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Emergency: requires immediate attention
Rhabdomyolysis
Other Resources UpToDate PubMed
Emergency: requires immediate attention

Rhabdomyolysis

Contributors: Linden Brown MD, Art Papier MD, Paritosh Prasad MD
Other Resources UpToDate PubMed

Synopsis

Rhabdomyolysis is a disorder of skeletal muscle breakdown (necrosis) caused by muscle injury or myocyte membrane damage that leads to the release of myocyte contents into the bloodstream. Complications can include hyperkalemia, myoglobinuria, and renal failure.

The classic triad of presenting symptoms consists of weakness, proximal muscle pain, and dark urine; however, symptoms frequently occur in isolation and the classic cola-colored urine is not always present. It is important to recognize that symptoms may be absent early on, particularly in the context of patients with intoxication or those "found down" (discovered unconscious), so a high degree of suspicion is warranted.

Rhabdomyolysis can occur in any age group or demographic. The causes of rhabdomyolysis include toxins / drugs (eg, prescription medications, over-the-counter medications, recreational drugs, accidental ingestions, insect stings), physical trauma (eg, crush injuries), exertion (eg, vigorous exercise, agitated delirium, seizures, electrocution), muscle ischemia / hypoxia (eg, prolonged immobilization / limb compression, thrombosis, dehydration), endocrine / metabolic disorders (eg, hypothyroidism, diabetic ketoacidosis), electrolyte derangements (eg, hypokalemia, hypophosphatemia), infections (eg, influenza, HIV), body temperature extremes (eg, malignant hyperthermia, neuroleptic malignant syndrome, hypothermia), and genetic disorders (eg, inborn errors of metabolism, muscular dystrophies). A triggering event is not always identifiable.

During muscle necrosis, intracellular myocyte contents, including potassium, phosphorous, creatinine kinase (CK), lactate dehydrogenase, uric acid, and myoglobin, spill into the bloodstream. Myoglobin, a heme-containing protein, is filtered by the kidneys and can become nephrotoxic at high concentrations via intrarenal vasoconstriction, tubular obstruction, and oxidative radical injury.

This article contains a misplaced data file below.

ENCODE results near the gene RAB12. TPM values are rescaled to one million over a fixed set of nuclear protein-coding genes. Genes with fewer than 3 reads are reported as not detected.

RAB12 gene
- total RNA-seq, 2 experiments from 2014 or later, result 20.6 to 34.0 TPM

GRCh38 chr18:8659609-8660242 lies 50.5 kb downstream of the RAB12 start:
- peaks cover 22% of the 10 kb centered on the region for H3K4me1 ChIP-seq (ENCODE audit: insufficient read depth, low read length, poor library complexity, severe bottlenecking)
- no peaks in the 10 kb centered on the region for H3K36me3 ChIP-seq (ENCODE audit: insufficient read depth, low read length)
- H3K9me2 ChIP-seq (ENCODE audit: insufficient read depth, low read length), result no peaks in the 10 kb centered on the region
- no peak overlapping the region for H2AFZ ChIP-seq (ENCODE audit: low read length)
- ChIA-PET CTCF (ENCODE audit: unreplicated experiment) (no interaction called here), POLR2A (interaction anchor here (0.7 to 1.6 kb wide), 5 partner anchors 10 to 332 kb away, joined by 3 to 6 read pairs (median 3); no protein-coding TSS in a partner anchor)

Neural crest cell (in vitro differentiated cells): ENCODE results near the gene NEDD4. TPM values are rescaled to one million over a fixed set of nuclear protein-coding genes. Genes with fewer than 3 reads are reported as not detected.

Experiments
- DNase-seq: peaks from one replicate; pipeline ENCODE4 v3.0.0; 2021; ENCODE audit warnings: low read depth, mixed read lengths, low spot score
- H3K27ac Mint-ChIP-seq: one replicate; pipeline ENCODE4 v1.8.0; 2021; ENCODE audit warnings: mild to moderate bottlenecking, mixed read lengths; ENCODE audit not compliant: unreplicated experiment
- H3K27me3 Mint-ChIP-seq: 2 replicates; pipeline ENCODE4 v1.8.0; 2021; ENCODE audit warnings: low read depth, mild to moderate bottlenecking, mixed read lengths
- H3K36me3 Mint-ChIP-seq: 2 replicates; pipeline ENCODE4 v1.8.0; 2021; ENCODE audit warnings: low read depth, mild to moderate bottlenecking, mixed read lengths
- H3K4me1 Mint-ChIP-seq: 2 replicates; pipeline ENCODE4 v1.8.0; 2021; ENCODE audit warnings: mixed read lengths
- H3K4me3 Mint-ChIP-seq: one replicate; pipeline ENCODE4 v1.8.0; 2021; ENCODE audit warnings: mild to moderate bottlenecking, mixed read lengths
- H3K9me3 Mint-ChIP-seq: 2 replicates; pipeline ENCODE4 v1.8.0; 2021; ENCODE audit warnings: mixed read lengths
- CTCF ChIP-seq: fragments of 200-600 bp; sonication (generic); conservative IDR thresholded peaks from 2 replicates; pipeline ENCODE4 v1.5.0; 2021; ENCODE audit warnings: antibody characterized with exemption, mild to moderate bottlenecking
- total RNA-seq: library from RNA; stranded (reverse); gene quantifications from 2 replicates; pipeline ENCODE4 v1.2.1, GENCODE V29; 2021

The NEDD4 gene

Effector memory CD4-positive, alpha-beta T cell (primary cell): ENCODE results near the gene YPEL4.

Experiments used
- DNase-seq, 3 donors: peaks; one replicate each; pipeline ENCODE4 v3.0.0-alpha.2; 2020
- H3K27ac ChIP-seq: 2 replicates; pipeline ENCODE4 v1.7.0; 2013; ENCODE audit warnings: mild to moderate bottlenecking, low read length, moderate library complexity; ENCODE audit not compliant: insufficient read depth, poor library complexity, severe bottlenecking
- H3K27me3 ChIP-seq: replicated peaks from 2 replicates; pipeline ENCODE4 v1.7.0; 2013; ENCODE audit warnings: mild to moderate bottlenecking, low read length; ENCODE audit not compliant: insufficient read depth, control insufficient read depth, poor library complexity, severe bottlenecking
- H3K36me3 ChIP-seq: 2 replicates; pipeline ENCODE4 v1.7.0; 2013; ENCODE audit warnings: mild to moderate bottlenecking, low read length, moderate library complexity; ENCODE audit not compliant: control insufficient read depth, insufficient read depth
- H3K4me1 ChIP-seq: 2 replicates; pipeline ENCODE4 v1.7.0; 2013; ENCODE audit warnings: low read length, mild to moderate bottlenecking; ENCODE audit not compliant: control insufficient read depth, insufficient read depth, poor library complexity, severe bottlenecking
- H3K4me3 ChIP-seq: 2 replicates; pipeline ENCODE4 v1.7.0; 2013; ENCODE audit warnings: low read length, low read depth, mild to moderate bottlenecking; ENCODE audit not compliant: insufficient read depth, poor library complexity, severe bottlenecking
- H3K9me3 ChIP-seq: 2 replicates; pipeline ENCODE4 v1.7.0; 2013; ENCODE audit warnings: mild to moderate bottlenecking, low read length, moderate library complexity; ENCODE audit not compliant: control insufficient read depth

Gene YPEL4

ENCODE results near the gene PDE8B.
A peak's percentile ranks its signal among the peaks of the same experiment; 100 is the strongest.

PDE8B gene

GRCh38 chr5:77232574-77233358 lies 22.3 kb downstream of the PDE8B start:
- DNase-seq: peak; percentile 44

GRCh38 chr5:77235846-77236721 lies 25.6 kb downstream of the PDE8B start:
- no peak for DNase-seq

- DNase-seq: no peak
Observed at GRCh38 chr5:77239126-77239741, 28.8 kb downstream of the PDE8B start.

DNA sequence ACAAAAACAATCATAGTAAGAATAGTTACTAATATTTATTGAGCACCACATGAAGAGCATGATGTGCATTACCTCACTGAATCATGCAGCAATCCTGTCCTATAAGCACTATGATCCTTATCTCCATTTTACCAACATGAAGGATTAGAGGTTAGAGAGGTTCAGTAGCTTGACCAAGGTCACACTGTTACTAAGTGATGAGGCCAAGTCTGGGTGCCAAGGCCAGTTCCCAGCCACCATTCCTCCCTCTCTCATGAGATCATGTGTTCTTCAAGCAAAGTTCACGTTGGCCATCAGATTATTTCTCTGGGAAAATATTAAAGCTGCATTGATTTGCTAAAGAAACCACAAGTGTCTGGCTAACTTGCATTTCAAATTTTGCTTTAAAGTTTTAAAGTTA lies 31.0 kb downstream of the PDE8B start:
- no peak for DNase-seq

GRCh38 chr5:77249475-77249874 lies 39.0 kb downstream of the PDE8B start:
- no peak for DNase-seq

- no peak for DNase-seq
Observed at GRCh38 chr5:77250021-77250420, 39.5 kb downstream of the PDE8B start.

Diagnosis is made by serum CK levels greater than 5 times the upper limit of normal (ULN). A threshold of 10 times the ULN is often used when the patient is known to be taking a statin. CK levels will rise and fall rapidly over the course of hours to days. A history of immobilization, traumatic injury, or new medication or recreational drug use may precede the diagnosis. Muscle tenderness, weakness, and renal failure are not required for diagnosis.

Codes

ICD10CM:
M62.82 – Rhabdomyolysis

SNOMEDCT:
89010004 – Rhabdomyolysis

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References

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Last Reviewed:04/21/2021
Last Updated:04/21/2021
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Emergency: requires immediate attention
Rhabdomyolysis
A medical illustration showing key findings of Rhabdomyolysis (Classic Triad) : Dark urine, Muscle weakness, Myoglobinuria, Creatine kinase elevated, Myalgia
Copyright © 2024 VisualDx®. All rights reserved.